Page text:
Spring and summer is typically the busiest season for Austin's real estate market. But since the pandemic hit in March, only the housing sector has seen improvements.
The Austin metro saw a 21.5% year-over-year increase in home sales last month, with the median sales price climbing more than 10%. Rentals, on the other hand, are still struggling to recover from the financial hits.
"[March to July] is our peak leasing season, so historically there are usually pretty good size gains month over month this time of year," said Cindi Reed, vice president of regional development for ApartmentData.com. "This is not typical for this time of year."
On the homefront
Recent strong home sales indicate that the local market is bouncing back, despite the ongoing pandemic.
"July was a very encouraging month for the Central Texas housing market," Austin Board of Realtors President Romeo Manzanilla said in a Wednesday press release. "[W]ith two consecutive months of positive numbers, we are growing more confident that this is sustainable and can help be the spark that gets our economy back on track."
Manzanilla attributed the recovery to Austin's "dangerously low" housing inventory, which makes the housing market "ultra-competitive," and with "historically low" interest rates.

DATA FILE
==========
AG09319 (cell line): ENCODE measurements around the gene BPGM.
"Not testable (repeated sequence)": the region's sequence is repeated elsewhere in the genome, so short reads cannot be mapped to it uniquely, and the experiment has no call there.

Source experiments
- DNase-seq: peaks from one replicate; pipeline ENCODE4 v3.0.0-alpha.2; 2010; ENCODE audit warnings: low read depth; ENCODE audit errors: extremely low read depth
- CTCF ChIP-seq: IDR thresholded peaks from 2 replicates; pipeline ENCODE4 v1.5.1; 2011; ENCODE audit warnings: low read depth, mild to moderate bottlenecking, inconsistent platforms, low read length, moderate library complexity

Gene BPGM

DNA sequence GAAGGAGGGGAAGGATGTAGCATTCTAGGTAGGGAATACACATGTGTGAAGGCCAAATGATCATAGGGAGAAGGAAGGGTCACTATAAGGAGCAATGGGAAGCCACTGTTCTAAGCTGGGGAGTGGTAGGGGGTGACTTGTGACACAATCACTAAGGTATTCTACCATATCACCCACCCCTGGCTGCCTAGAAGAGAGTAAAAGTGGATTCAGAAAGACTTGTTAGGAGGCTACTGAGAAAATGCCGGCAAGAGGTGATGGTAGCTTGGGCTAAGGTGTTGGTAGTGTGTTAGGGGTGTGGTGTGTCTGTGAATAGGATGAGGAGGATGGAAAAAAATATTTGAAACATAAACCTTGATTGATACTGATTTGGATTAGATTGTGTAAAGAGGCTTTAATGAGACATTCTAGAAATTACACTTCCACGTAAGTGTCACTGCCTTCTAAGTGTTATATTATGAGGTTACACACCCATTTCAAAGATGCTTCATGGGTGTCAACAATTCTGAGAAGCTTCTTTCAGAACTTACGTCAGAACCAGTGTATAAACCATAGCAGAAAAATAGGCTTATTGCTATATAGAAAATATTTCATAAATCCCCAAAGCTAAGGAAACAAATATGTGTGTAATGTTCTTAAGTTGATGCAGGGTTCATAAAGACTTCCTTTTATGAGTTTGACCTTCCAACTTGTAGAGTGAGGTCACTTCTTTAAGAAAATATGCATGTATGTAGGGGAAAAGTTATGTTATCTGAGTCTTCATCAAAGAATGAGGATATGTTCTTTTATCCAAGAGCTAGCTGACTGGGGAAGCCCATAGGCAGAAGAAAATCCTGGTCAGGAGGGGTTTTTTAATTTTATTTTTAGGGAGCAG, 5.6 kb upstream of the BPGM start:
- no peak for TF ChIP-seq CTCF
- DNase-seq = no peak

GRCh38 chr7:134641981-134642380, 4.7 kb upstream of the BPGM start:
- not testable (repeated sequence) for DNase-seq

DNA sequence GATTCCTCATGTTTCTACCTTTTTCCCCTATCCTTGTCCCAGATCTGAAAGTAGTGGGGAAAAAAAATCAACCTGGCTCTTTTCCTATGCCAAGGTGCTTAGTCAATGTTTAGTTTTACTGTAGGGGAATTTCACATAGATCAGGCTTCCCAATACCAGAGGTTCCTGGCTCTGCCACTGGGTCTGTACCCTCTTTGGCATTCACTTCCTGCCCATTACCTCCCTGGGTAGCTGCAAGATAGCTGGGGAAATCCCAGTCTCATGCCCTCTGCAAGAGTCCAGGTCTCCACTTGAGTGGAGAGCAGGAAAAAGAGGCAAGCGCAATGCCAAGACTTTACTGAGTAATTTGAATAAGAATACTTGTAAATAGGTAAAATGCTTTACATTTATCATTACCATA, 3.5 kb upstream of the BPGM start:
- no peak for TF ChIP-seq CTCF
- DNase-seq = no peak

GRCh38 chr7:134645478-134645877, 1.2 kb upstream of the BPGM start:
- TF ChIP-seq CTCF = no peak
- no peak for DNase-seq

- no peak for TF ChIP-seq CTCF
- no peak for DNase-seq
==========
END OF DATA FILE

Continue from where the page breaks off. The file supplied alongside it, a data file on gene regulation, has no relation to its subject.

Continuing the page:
Recent economic development initiatives may also responsible.
Laura Huffman, president and CEO of the Austin Chamber of Commerce, said demand for housing is driven by the recent arrivals of electric car manufacturer Tesla, which promises 5,000 jobs at its forthcoming Southeast Travis County Gigafactory, and defense contractor BAE Systems, which announced last week plans for a new campus at Parmer Austin Business Park that will house more than 1,400 employees.
"Even amidst the pandemic, Austin still shines as a magnet for companies that appreciate our robust business climate and abundant talent pool," Huffman said in the same release.
The median home price in the city of Austin is now $423,000, up 11.3% from last year, according to ABoR data. This growth extends to the surrounding areas, including Williamson and Hays counties, which both posted double-digit year-over-year increases in overall sales and median home prices.
A renter's market
The Austin apartment market, however, is another story.
Since March, the average monthly rent in Austin has declined by about $37, or around 3%, according to a market report compiled by ApartmentData.com.